The attack against Israeli users by Ransomware fails miserably because of coding errors

Ransomware Attack
Ransomware Attack

Hackers failed to trigger the download of ransomware because of a code error, but still succeeded in defacing thousands of websites. 

On Saturday, Hackers launched a failed cyber-attack attempting to ransomware infect millions of Israelis.

According to current proof, the attack was carried out by hackers operating from Palestine.

The incident took place on Saturday 2 March, when hackers successfully poisoned Nagich’s DNS records, a web service that provides an accessibility (a11y) widget embedded in thousands of Israel’s web sites for people with reading impairments to gain access.

According to reports by Israeli cyber security experts, hackers automatically embed malicious code on thousands of Israeli websites using Nagich widgets. The code would default the site with a message saying’ #OpJerusalem, Jerusalem is Palestine’ and would then initiate an automatic download for a Windows file named’ flashplayer install.exe,’ which is a file tainted with ransomware.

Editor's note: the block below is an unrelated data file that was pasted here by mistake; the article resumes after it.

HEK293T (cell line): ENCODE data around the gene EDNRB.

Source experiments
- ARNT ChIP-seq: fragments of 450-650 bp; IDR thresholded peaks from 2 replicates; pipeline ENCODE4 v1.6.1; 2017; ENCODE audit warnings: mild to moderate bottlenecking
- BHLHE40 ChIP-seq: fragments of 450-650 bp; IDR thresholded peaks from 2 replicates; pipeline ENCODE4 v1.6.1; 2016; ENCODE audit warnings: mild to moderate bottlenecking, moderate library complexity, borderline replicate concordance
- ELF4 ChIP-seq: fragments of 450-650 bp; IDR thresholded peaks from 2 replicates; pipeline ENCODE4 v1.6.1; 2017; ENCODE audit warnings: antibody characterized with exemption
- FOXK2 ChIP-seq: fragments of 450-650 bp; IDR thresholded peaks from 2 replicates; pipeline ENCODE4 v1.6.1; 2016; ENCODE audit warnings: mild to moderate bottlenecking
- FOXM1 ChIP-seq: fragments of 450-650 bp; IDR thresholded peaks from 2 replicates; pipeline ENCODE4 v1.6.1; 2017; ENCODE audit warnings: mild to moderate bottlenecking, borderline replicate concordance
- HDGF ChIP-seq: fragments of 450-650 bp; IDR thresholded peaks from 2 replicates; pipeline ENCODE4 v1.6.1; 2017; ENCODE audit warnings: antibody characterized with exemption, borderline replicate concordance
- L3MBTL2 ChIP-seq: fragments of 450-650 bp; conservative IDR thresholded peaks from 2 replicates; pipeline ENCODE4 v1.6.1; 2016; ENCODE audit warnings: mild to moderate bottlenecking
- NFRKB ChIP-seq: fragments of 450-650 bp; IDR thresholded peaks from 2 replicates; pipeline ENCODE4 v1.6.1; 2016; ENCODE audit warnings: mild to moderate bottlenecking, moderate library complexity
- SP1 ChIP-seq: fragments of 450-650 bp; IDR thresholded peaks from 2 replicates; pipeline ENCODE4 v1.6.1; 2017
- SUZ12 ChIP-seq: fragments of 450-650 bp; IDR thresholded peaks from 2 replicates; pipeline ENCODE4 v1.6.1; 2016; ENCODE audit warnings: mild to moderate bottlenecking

But for the hackers, things didn’t go as planned. While the defacement message was displayed on thousands of web pages, including some of Israel’s major news sites, the file was not downloaded at all. Researchers only found the code to trigger the file download during the analysis of defacement messages. They said that a coding error prevented any auto-download operation. The error was that malicious code stop after the defacement and not trigger the ransomware download if your OS version is a new string than “Windows.”

The error was that there are no “Windows” user agent strings alone, since browser user agent strings also include the Windows version number, such as “Windows XP” or “Windows 10.” The file that was to be downloaded to users ‘ systems was, according to a analysis by CyberArk, a non-described ransomware strain, which would have encrypted files if users ever ran it.

The attack on Nagich lasted only a few hours on Saturday and the service recovered access to its DNS records and stopped delivery by the end of the day of the malicious code.

Mark Funk
Mark Funk is an experienced information security specialist who works with enterprises to mature and improve their enterprise security programs. Previously, he worked as a security news reporter.